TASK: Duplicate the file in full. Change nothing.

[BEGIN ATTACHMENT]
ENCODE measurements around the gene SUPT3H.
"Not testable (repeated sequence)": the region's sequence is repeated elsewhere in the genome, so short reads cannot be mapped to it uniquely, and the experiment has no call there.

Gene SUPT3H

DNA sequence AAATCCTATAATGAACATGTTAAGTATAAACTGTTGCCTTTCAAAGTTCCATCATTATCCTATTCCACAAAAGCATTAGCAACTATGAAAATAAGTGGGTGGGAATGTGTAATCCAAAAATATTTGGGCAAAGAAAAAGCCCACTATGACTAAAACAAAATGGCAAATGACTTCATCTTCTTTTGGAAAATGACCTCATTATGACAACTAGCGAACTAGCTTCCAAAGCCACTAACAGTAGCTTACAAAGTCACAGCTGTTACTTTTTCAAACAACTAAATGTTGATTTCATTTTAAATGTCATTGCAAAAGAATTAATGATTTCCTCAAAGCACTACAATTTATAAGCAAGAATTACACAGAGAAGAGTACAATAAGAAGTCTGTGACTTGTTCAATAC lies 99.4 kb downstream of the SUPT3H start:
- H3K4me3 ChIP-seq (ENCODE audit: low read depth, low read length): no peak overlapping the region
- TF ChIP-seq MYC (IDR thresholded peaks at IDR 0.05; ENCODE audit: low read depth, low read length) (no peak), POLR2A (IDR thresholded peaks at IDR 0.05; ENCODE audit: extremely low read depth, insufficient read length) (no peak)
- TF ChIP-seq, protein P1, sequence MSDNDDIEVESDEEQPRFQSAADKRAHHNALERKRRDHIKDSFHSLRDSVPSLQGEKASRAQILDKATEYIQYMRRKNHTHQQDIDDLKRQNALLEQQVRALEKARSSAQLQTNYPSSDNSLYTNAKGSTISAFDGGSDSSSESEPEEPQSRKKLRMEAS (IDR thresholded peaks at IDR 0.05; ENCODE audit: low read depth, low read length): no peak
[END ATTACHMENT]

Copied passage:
ENCODE measurements around the gene SUPT3H.
"Not testable (repeated sequence)": the region's sequence is repeated elsewhere in the genome, so short reads cannot be mapped to it uniquely, and the experiment has no call there.

Gene SUPT3H

DNA sequence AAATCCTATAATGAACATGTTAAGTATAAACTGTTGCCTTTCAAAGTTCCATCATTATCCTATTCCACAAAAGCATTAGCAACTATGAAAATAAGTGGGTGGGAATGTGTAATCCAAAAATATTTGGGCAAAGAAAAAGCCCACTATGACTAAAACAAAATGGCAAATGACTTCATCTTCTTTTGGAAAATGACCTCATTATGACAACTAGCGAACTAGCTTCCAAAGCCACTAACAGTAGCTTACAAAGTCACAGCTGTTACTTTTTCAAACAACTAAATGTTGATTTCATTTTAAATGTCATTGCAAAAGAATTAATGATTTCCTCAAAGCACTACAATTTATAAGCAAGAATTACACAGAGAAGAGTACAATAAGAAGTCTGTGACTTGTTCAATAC lies 99.4 kb downstream of the SUPT3H start:
- H3K4me3 ChIP-seq (ENCODE audit: low read depth, low read length): no peak overlapping the region
- TF ChIP-seq MYC (IDR thresholded peaks at IDR 0.05; ENCODE audit: low read depth, low read length) (no peak), POLR2A (IDR thresholded peaks at IDR 0.05; ENCODE audit: extremely low read depth, insufficient read length) (no peak)
- TF ChIP-seq, protein P1, sequence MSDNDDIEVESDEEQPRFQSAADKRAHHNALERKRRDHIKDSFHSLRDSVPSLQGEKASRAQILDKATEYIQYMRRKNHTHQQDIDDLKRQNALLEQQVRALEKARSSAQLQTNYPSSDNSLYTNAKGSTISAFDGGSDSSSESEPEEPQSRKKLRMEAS (IDR thresholded peaks at IDR 0.05; ENCODE audit: low read depth, low read length): no peak